The Sierras de Urbasa and Andia stretch from east to west at heights ranging from 700 to almost 1,500 metres above sea level. They are edged with numerous crags and the wide summits are mainly covered with large Beech woods and mountain pastures with a good number of limestone outcrops. The northern face is markedly Atlantic, while the southern face is much more Mediterranean in nature.

This area forms part of the “Urbasa-Andia” Site of Community Importance and Natural Park, and borders on the Natural Reserve “River Urederra spring”.

Habitats
Deciduous woodland, mainly Beech, and mountain pastures.

Birds
– Residents: Red kite, Griffon vulture, Northern goshawk, Eurasian sparrowhawk, Common buzzard, Peregrine falcon, Common kestrel, Common woodpigeon, Barn owl, Tawny owl, Iberian green woodpecker, Great spotted woodpecker, Sky lark, Wood lark, Water pipit, House martin, Barn swallow, Crag martin, White wagtail, Grey wagtail, Wren, Dunnock, Alpine accentor, Robin, Black redstart, Common stonechat, Rock thrush, Blackbird, Mistle thrush, Blackcap, Firecrest, Long-tailed tit, Marsh tit, Crested tit, Coal tit, Blue tit, Great tit, European nuthatch, Short-toed treecreeper, Eurasian jay, Magpie, Yellow-billed chough, Red-billed chough, Carrion crow, Common raven, Common starling, House sparrow, Common chaffinch, Greenfinch, Goldfinch, Linnet, Common bullfinch, Yellowhammer, Cirl bunting, Rock bunting, Corn bunting.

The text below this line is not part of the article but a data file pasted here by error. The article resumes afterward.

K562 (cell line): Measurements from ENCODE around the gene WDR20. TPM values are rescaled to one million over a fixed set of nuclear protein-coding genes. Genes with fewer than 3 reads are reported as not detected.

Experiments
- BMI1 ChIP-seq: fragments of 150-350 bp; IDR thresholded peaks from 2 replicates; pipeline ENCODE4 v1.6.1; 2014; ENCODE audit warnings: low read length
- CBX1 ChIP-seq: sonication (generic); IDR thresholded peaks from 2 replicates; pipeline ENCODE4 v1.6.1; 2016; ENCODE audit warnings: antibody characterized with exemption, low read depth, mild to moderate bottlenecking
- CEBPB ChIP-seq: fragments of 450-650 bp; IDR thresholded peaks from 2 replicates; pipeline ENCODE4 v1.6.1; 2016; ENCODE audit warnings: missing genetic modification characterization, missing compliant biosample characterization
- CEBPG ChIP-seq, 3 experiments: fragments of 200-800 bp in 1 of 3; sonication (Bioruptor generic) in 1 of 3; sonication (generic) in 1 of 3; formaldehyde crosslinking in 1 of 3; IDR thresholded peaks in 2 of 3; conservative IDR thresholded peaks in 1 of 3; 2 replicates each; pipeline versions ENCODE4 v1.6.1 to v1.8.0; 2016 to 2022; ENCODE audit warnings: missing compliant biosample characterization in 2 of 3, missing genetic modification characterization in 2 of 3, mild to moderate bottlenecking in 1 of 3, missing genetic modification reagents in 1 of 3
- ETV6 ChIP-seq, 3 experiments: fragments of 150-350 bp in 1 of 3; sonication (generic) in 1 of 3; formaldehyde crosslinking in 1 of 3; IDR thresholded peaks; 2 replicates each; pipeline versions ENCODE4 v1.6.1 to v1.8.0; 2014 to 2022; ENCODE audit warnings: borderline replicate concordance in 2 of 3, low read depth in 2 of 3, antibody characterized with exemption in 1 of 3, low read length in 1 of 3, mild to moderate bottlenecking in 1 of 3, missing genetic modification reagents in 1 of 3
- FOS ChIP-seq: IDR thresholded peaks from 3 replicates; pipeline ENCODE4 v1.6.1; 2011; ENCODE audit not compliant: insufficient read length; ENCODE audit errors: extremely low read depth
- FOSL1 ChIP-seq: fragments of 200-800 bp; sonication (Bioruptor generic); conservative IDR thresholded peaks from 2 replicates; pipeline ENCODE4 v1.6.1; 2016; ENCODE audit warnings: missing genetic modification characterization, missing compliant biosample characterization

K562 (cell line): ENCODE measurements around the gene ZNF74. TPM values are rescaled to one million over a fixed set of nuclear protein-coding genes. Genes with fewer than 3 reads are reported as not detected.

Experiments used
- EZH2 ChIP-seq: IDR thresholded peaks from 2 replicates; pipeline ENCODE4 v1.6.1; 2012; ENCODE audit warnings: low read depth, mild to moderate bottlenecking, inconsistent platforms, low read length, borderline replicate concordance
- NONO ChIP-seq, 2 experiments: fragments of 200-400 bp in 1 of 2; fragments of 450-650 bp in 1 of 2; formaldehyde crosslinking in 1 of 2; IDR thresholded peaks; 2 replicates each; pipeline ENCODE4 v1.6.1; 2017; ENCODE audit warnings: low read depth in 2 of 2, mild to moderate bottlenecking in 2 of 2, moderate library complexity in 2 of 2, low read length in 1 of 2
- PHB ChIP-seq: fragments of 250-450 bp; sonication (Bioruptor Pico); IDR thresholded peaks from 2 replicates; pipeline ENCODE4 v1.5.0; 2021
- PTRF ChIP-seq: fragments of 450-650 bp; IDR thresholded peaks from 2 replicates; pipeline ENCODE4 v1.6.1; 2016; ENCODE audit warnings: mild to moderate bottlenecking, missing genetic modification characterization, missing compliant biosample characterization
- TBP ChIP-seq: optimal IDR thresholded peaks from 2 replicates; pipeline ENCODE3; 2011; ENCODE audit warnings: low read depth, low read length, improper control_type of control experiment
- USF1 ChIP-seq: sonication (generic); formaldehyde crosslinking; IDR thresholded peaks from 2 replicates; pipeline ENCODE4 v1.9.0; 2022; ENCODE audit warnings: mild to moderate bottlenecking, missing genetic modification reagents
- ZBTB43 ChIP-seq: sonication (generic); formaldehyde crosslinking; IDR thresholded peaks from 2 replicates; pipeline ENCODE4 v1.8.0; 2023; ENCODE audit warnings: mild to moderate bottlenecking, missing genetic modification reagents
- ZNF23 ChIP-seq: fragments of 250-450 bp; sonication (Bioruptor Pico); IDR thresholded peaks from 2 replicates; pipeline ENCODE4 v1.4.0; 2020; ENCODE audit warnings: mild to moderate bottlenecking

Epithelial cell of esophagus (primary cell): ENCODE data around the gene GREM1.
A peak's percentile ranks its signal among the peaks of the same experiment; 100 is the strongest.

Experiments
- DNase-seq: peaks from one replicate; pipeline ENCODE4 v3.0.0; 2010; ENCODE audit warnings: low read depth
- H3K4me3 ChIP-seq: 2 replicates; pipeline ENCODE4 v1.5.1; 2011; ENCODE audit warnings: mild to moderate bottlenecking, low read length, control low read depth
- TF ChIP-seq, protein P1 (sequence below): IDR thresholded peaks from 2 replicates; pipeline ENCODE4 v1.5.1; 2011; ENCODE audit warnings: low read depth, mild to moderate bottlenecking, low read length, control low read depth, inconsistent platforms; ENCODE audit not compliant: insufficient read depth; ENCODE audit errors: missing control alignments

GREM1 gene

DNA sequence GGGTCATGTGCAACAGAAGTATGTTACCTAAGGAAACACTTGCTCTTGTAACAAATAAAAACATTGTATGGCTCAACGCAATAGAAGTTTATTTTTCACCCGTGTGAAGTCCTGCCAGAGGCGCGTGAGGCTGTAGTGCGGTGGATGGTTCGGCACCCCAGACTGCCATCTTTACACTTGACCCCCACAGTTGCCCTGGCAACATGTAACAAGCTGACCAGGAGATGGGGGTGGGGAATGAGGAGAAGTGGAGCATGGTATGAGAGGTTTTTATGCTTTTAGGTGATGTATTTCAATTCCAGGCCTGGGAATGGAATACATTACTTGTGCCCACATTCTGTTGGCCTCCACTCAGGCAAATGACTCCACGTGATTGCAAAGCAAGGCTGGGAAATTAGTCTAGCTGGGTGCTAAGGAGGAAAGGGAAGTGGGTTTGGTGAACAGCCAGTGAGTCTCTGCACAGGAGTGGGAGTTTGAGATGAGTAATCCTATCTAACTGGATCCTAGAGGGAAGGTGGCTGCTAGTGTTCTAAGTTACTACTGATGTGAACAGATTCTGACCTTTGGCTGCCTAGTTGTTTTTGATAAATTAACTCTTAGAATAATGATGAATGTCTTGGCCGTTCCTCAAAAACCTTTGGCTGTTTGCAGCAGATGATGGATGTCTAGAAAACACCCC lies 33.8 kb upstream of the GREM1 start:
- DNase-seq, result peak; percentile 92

– Summer visitors: European honey-buzzard, Black kite, Egyptian vulture, Hobby, Common cuckoo, European nightjar, Alpine swift, Common swift, Wryneck, Tree pipit, Common redstart, Northern wheatear, Melodious warbler, Western orphean warbler, Garden warbler, Common whitethroat, Bonelli’s warbler, Iberian chiffchaff, Spotted flycatcher, Pied flycatcher, Golden oriole, Red-backed shrike, European serin.

– Winter visitors: Merlin, Woodcock, Tawny pipit, Fieldfare, Redwing, Goldcrest, Wallcreeper, Eurasian treecreeper, Snowfinch, Brambling, Siskin.

– Passage migrants: Common crane, European turtle dove, Hoopoe, Ring ouzel, Common chiffchaff, Willow warbler.

Recommended observation points
– The path of the springs (Sendero de las fuentes) (4.5 km.)
– The mountaineers’ path (Sendero de los montañeros) (3.8 km.)

How to get there and move around

On the NA-718 Olazti/Olazagutia-Estella road which crosses Urbasa. Accessible both from the north (Olazti) and from the south (Estella).

Throughout the Natural Park there are other signposted paths with different levels of difficulty that will guide you along their peculiarities. The best known are:
– The ‘route of the fountains‘, a circular path that starts at the Borda de Severino and runs gently for 4.5 kilometres past sources/fountains and beautiful sites.
– The ‘route of the shepherds‘, 7.6 kilometres long, is an easy path that crosses woods and rasos to give you an insight into the livestock rearing activity of Urbasa. It starts at the Information Centre and ends at the Borda de Severino.
– The 3.8-kilometre-long ‘mountaineers’ route‘, which provides access to the highest cliff in the north of the range (1,113 m.). The route is of medium difficulty, starting at the Information Centre and crossing the old Camino de la sal (salt route), which was used to transport salt from the nearby village of Salinas de Oro.
Dulanztz and the Canyon of the Iranzu (Andía), a racket-shaped 18-kilometre-long path long that starts near the monastery of Iranzu and follows the course of the river, initially ascending through leafy woods to the summit of Dulantz.

Practical information: